Will You Help Plant a Garden to Fix the World?

Holly Chessman, who has been dealing with Long Covid, is asking for help to turn her front yard into a garden of flowers. Courtesy photo

By Holly Chessman  

Can flowers and a touch of magic fix the world? I’m going to give it a try. Will you help me make this dream come true? 

These days, the world feels like it’s broken. People on both sides of the political line are refusing to talk to or work with one another. Devastating international wars are raging and there’s no clear way to resolve them. The climate has gone terrifyingly wild. And in my personal life, much of my worldview has been reduced to what I see out of my bedroom window.

About two and a half years ago, I got Long Covid and it drastically changed me. Before I got sick, I was helping businesses figure out their strategies, running a household together with my husband, writing books, doing public speaking, and mentoring women returning to work. After getting sick, though, I ended up a person who is helpless in bed, some days barely able to think.

Long Covid opened the door to a variety of chronic illnesses and issues, most of which I had never even heard of before these past few years. I wish I were still oblivious. However, now I have intimate knowledge of such problems as Postural Orthostatic Tachycardia Syndrome (POTS), Myalgic Encephalomyelitis/Chronic Fatigue Syndrome (ME/CFS), Trigeminal Neuralgia, Insomnia, REM Sleep Behavior Disorder, Migraine, and Gastroparesis. Apparently, I have all the obscure illnesses.

While looking out of my window, I’ve had a lot of time to think about my own world and the greater world around me. Mostly, I look at my front yard because that’s the view I have from my bedroom where I generally spend my day. 

People have been coming together to help plant a garden full of flowers where there used to be only grass at Holly Chessman’s home. Courtesy photo

Over time, I’ve thought to myself, “My front lawn is somewhat representative of the world around me. It’s not horrible and life exists on it, but it is far from ideal. In fact, it’s somewhat ugly. What if I could do something to fix the situation? What if I could make changes that result in tikkun olam?”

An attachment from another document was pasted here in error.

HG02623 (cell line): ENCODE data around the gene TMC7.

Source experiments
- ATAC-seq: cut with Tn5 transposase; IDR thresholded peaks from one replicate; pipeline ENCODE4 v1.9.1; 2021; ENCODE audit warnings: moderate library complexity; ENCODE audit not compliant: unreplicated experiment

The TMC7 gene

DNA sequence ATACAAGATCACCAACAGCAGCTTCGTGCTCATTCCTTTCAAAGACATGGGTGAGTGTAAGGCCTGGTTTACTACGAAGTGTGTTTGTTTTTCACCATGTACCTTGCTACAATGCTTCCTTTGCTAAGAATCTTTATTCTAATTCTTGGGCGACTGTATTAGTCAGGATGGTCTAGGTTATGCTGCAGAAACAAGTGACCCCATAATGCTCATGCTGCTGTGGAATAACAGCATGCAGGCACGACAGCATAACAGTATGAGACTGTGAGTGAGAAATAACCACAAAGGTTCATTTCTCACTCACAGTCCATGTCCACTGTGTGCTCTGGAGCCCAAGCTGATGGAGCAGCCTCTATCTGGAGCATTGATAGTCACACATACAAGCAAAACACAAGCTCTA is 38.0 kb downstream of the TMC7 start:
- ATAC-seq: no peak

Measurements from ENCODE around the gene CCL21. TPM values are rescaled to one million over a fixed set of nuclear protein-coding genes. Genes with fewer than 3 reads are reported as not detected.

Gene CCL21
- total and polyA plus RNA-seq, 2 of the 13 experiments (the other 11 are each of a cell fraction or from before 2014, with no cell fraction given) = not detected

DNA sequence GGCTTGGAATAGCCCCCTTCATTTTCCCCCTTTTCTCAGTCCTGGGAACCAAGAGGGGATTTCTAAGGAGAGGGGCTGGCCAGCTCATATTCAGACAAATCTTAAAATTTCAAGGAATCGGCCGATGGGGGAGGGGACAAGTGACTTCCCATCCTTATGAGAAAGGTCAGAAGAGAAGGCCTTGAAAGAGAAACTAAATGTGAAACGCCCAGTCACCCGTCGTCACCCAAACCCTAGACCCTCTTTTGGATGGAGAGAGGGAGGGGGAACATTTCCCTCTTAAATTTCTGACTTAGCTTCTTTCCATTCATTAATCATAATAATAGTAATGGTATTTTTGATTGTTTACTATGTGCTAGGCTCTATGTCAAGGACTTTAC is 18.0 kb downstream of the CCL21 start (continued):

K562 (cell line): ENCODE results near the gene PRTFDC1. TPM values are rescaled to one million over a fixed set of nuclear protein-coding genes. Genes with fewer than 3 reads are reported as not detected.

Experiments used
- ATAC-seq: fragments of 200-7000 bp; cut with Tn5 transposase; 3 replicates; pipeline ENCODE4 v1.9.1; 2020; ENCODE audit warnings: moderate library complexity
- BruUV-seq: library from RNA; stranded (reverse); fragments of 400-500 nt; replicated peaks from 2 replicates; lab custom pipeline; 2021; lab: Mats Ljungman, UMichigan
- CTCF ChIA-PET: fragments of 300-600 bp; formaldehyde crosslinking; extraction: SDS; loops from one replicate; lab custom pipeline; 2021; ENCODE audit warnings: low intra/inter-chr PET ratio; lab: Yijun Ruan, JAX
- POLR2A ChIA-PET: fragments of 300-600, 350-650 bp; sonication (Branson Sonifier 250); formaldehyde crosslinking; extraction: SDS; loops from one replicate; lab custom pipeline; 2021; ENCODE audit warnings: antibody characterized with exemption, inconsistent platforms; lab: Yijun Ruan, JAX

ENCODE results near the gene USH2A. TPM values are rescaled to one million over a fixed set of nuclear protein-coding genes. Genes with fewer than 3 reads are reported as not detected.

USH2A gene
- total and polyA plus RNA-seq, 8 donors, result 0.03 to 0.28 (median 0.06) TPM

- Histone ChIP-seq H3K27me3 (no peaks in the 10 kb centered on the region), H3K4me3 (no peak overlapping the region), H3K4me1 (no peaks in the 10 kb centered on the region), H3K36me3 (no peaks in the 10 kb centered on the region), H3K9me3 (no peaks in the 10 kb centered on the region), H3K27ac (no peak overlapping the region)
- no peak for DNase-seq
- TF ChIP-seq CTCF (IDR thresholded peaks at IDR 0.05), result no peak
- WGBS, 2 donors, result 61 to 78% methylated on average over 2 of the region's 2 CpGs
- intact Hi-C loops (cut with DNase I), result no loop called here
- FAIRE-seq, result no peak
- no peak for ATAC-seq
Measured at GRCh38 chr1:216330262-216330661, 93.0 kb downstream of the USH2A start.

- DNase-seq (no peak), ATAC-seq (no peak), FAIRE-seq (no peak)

“Tikkun olam” is a Jewish concept that literally means “repair the world.” In order to do something that truly qualifies as tikkun olam, there are a few requirements. First, it has to involve an action taken deliberately by a human to fix a problem created by humans. Second, it should concentrate on something that improves a cross section of society, not just Jews.

I’ve always believed in magic and the healing beauty of nature’s lifecycle. I find flowers inspiring as they help my imagination bloom even while they cheer my senses. Wildflowers and pollinators are the most inspiring of all to my mind. They are hearty and good for the earth. And I’m a huge fan of fairies and magic.

Slowly, an idea formed. What if I could turn my drab front lawn into a magical garden filled with pollinator plants, pathways, and magical characters? Then I could share that with the town’s children and adults. Maybe I could even eventually build a little lending library, invite people to play music, show art, who knows? The possibilities are endless!

I love the thought of bringing the community together over beauty, art, and magic. It’s good for our planet and our hearts. What’s more, it is tikkun olam, bringing a bit of healing to our lives and our world.

There are only a few problems with my grand plan:

1) I don’t know the first thing about turning a front yard into a garden.

2) I am mostly bedbound. I can sit outside, but bending over and standing up a lot are out.

3) I have no budget. I’m on disability and we have three kids at home and three dogs.

So, I’ve put out a call for help. And this wonderful community in which we live has answered. 

This past weekend, people came together to generously donate plants, time, and labor to make this dream come true. 

The resulting beginning of my garden is beautifully amazing, although it is still in its nascency. I am in a daze. I can’t believe this is actually happening. I feel like I stepped into a Disney movie and someone started singing, “When You Wish Upon a Star.” 

People (some of whom are meeting one another for the first time) have been working together, quickly overcoming what initially seemed impossible: planting a garden full of flowers where there used to be only grass. This feels to me like what tikkun olam is all about.

There is still more work to be done. Will you come help plant, too? And/or bring any extra pollinator or wildflowers that you would be willing to share? And the fairy items still need to be cleaned up and moved in! 

If you are interested in helping, please write to me at [email protected].  

Together, we can create a pollinator fairy garden to fix the world, one magical flower at a time.

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